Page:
“I’m not afraid of death; I just don’t want to be there when it happens.” – Woody Allen
Fear. At a basic level, fear is an emotional response to a perceived threat. Essential, historically, to the survival of humanity. Yet a potential catalyst to the undoing of an individual.
It should probably be noted that this is just MY take on fear. For what it’s worth.
I’m not going to get all psychoanalytical here or even very philosophical, but it seems that fear can be the spark that saves a life or that gets us headed in the right direction. It can also, in a manner of speaking, end a life when it becomes paralyzing, when the threat is viewed as a seemingly insurmountable obstacle to happiness, success, dreams.
Although fear might be an instantaneous response to a specific threat at a particular moment in time (a reaction to stimuli in a present moment), some are layered. They’re not merely a reaction to that one instant, but are often threaded deeply, intricately, inextricably to other (often sundry) past experiences.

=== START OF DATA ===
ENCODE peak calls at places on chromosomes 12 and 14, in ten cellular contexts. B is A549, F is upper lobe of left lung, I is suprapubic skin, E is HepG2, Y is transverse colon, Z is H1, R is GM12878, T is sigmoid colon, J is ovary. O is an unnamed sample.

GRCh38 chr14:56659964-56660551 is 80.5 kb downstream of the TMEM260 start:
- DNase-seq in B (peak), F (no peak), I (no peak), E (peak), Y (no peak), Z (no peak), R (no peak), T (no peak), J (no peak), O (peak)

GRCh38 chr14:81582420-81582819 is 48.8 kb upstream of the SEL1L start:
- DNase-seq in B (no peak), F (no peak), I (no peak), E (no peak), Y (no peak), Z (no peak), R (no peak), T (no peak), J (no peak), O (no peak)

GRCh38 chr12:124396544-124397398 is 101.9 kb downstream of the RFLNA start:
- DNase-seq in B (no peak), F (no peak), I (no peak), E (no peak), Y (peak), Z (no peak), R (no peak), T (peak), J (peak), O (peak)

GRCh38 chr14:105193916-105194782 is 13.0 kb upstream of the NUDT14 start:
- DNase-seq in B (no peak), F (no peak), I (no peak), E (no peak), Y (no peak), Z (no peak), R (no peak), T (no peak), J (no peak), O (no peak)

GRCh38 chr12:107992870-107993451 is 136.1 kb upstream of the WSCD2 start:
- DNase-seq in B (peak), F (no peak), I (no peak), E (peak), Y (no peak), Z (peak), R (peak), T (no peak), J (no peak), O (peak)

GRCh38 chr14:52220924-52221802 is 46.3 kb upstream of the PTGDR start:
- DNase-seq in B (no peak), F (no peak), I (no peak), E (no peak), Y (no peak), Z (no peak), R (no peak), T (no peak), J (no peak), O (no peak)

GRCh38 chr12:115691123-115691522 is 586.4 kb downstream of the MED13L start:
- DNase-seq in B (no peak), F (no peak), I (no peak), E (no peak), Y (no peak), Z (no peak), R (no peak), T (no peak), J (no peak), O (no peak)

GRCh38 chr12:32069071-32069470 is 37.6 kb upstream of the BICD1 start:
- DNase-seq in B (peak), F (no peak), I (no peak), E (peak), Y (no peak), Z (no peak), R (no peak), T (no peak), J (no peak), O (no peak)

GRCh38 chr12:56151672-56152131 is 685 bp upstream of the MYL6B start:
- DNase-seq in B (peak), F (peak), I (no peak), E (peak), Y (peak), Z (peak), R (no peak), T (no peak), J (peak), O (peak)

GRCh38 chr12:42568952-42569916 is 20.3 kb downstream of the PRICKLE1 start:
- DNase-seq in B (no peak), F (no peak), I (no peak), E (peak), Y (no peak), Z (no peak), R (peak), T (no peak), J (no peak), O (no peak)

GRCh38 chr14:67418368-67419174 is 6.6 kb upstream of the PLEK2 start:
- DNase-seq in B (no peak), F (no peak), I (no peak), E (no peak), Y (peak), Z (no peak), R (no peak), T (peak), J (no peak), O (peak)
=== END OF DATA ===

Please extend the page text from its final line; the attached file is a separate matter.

It figures, doesn’t it, that something so influential would be so complex.
Here are My Four Biggest Childhood Fears (in order of severity, not in chronological order, from ages six to eighteen):
DEATH (as in no longer alive, as in ran out of time, as in the end, finito . . . I’m talking from the perspective of a boy who had absolutely no desire to be off pursuing evidence of an afterlife or a lack there of . . . not as a youthful resistance to the concepts of heaven or hell or purgatory, but simply as an I-just-got-here reaction to the whole idea of shuffling off this mortal coil)
STAGE FRIGHT/PUBLIC SPEAKING (being the center of attention might be a more apt name for this one)
HEIGHTS (a fear of falling, really . . . not of climbing, not of being UP, for UP was one of my favorite places to be – as Xero says, being there often allows you to see what everyone else can see, but in a totally different way . . . okay, so I guess maybe I did sort of morph into a misfit on my own)
DOGS (that’s right, man’s best friend . . . although I have a genuine affinity for dogs, I was attacked by two of them when I was in first grade so every canine interaction I’ve had since then has begun/begins with all out fear)
If I were to dig deeper, I imagine those fears were related to very specific inciting incidents and they’ve given way to other fears, but I said I wouldn’t get all analytical so I won’t go digging right now. I may, however, allude to what I do recall of those inciting incidents – after all, we writers know how integral they can be to a good story):